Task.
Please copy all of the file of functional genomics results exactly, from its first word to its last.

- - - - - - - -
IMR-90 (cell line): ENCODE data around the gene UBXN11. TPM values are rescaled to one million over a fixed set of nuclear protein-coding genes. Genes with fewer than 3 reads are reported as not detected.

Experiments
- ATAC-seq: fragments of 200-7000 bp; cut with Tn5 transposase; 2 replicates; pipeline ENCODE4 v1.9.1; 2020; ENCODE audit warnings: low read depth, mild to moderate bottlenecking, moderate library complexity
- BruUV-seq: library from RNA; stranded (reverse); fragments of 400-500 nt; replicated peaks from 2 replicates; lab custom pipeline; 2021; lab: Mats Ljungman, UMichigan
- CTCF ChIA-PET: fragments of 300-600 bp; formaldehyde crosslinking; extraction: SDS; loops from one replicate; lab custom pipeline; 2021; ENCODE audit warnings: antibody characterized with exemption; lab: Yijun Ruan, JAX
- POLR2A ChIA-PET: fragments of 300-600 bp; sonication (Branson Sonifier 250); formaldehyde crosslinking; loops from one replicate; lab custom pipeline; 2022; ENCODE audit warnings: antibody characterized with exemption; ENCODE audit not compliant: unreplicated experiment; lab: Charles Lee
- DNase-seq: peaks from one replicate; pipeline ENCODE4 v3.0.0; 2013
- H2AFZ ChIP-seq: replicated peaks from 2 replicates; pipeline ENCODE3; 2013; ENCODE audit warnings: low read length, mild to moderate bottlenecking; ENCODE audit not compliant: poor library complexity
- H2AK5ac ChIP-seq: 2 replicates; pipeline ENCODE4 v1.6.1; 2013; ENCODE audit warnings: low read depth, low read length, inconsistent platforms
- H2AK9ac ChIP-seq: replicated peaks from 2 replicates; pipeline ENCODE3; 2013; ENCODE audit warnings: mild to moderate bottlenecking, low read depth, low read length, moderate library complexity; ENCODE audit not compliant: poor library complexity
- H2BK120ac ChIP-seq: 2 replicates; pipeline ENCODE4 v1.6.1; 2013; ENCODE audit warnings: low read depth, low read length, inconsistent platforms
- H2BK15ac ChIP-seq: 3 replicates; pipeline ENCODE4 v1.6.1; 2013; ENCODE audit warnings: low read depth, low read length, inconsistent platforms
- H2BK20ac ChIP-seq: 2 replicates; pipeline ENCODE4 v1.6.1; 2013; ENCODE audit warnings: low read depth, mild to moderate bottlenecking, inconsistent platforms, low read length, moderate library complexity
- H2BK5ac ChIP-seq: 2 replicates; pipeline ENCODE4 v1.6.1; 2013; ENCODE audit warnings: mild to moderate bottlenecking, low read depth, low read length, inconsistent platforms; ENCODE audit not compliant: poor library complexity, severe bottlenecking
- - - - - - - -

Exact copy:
IMR-90 (cell line): ENCODE data around the gene UBXN11. TPM values are rescaled to one million over a fixed set of nuclear protein-coding genes. Genes with fewer than 3 reads are reported as not detected.

Experiments
- ATAC-seq: fragments of 200-7000 bp; cut with Tn5 transposase; 2 replicates; pipeline ENCODE4 v1.9.1; 2020; ENCODE audit warnings: low read depth, mild to moderate bottlenecking, moderate library complexity
- BruUV-seq: library from RNA; stranded (reverse); fragments of 400-500 nt; replicated peaks from 2 replicates; lab custom pipeline; 2021; lab: Mats Ljungman, UMichigan
- CTCF ChIA-PET: fragments of 300-600 bp; formaldehyde crosslinking; extraction: SDS; loops from one replicate; lab custom pipeline; 2021; ENCODE audit warnings: antibody characterized with exemption; lab: Yijun Ruan, JAX
- POLR2A ChIA-PET: fragments of 300-600 bp; sonication (Branson Sonifier 250); formaldehyde crosslinking; loops from one replicate; lab custom pipeline; 2022; ENCODE audit warnings: antibody characterized with exemption; ENCODE audit not compliant: unreplicated experiment; lab: Charles Lee
- DNase-seq: peaks from one replicate; pipeline ENCODE4 v3.0.0; 2013
- H2AFZ ChIP-seq: replicated peaks from 2 replicates; pipeline ENCODE3; 2013; ENCODE audit warnings: low read length, mild to moderate bottlenecking; ENCODE audit not compliant: poor library complexity
- H2AK5ac ChIP-seq: 2 replicates; pipeline ENCODE4 v1.6.1; 2013; ENCODE audit warnings: low read depth, low read length, inconsistent platforms
- H2AK9ac ChIP-seq: replicated peaks from 2 replicates; pipeline ENCODE3; 2013; ENCODE audit warnings: mild to moderate bottlenecking, low read depth, low read length, moderate library complexity; ENCODE audit not compliant: poor library complexity
- H2BK120ac ChIP-seq: 2 replicates; pipeline ENCODE4 v1.6.1; 2013; ENCODE audit warnings: low read depth, low read length, inconsistent platforms
- H2BK15ac ChIP-seq: 3 replicates; pipeline ENCODE4 v1.6.1; 2013; ENCODE audit warnings: low read depth, low read length, inconsistent platforms
- H2BK20ac ChIP-seq: 2 replicates; pipeline ENCODE4 v1.6.1; 2013; ENCODE audit warnings: low read depth, mild to moderate bottlenecking, inconsistent platforms, low read length, moderate library complexity
- H2BK5ac ChIP-seq: 2 replicates; pipeline ENCODE4 v1.6.1; 2013; ENCODE audit warnings: mild to moderate bottlenecking, low read depth, low read length, inconsistent platforms; ENCODE audit not compliant: poor library complexity, severe bottlenecking